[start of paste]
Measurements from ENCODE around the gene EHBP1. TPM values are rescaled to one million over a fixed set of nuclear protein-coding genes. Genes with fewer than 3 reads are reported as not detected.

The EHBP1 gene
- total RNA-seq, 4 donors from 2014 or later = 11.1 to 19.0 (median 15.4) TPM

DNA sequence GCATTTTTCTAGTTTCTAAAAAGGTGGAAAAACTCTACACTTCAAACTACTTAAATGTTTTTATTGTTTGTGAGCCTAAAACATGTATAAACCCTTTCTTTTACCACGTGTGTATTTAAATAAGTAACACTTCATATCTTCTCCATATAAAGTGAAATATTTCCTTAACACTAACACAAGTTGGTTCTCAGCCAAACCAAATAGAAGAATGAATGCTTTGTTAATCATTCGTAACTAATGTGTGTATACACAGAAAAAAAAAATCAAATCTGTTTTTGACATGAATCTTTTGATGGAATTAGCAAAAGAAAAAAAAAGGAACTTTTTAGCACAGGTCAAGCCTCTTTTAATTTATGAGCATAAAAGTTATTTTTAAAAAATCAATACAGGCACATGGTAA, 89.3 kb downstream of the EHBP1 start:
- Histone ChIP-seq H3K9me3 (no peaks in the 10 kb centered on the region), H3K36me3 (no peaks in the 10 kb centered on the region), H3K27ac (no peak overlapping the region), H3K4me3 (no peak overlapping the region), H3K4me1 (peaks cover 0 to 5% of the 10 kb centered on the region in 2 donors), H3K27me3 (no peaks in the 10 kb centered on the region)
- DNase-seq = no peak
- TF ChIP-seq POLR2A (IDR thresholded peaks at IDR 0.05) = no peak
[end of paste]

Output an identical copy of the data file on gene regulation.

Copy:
Measurements from ENCODE around the gene EHBP1. TPM values are rescaled to one million over a fixed set of nuclear protein-coding genes. Genes with fewer than 3 reads are reported as not detected.

The EHBP1 gene
- total RNA-seq, 4 donors from 2014 or later = 11.1 to 19.0 (median 15.4) TPM

DNA sequence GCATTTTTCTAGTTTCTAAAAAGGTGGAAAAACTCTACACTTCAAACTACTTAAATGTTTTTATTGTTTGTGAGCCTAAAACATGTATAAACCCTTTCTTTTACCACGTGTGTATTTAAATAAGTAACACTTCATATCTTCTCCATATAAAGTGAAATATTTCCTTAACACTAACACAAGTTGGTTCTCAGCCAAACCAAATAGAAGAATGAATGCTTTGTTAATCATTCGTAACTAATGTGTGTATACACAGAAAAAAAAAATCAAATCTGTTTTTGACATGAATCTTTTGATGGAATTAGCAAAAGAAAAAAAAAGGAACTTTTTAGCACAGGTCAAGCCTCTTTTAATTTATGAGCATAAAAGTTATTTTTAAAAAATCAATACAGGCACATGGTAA, 89.3 kb downstream of the EHBP1 start:
- Histone ChIP-seq H3K9me3 (no peaks in the 10 kb centered on the region), H3K36me3 (no peaks in the 10 kb centered on the region), H3K27ac (no peak overlapping the region), H3K4me3 (no peak overlapping the region), H3K4me1 (peaks cover 0 to 5% of the 10 kb centered on the region in 2 donors), H3K27me3 (no peaks in the 10 kb centered on the region)
- DNase-seq = no peak
- TF ChIP-seq POLR2A (IDR thresholded peaks at IDR 0.05) = no peak